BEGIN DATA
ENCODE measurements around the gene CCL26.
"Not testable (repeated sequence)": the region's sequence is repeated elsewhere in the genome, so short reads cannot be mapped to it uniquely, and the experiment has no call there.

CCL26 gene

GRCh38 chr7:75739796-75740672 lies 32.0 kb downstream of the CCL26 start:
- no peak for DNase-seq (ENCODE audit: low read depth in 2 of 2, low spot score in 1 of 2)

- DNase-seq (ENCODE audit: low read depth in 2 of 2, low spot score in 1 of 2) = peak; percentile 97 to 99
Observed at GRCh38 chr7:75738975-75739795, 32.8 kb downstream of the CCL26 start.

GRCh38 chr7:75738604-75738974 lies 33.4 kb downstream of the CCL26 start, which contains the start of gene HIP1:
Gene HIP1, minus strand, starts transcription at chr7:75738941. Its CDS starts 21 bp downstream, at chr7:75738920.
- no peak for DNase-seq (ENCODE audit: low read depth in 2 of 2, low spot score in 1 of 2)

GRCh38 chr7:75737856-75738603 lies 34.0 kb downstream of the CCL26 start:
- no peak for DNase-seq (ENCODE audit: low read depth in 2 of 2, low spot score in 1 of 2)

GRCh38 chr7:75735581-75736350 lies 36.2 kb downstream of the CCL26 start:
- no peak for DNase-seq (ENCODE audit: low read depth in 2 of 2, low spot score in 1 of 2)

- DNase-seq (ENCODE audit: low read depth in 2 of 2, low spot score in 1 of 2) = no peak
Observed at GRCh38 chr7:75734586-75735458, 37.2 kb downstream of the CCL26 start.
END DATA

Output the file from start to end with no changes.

ENCODE measurements around the gene CCL26.
"Not testable (repeated sequence)": the region's sequence is repeated elsewhere in the genome, so short reads cannot be mapped to it uniquely, and the experiment has no call there.

CCL26 gene

GRCh38 chr7:75739796-75740672 lies 32.0 kb downstream of the CCL26 start:
- no peak for DNase-seq (ENCODE audit: low read depth in 2 of 2, low spot score in 1 of 2)

- DNase-seq (ENCODE audit: low read depth in 2 of 2, low spot score in 1 of 2) = peak; percentile 97 to 99
Observed at GRCh38 chr7:75738975-75739795, 32.8 kb downstream of the CCL26 start.

GRCh38 chr7:75738604-75738974 lies 33.4 kb downstream of the CCL26 start, which contains the start of gene HIP1:
Gene HIP1, minus strand, starts transcription at chr7:75738941. Its CDS starts 21 bp downstream, at chr7:75738920.
- no peak for DNase-seq (ENCODE audit: low read depth in 2 of 2, low spot score in 1 of 2)

GRCh38 chr7:75737856-75738603 lies 34.0 kb downstream of the CCL26 start:
- no peak for DNase-seq (ENCODE audit: low read depth in 2 of 2, low spot score in 1 of 2)

GRCh38 chr7:75735581-75736350 lies 36.2 kb downstream of the CCL26 start:
- no peak for DNase-seq (ENCODE audit: low read depth in 2 of 2, low spot score in 1 of 2)

- DNase-seq (ENCODE audit: low read depth in 2 of 2, low spot score in 1 of 2) = no peak
Observed at GRCh38 chr7:75734586-75735458, 37.2 kb downstream of the CCL26 start.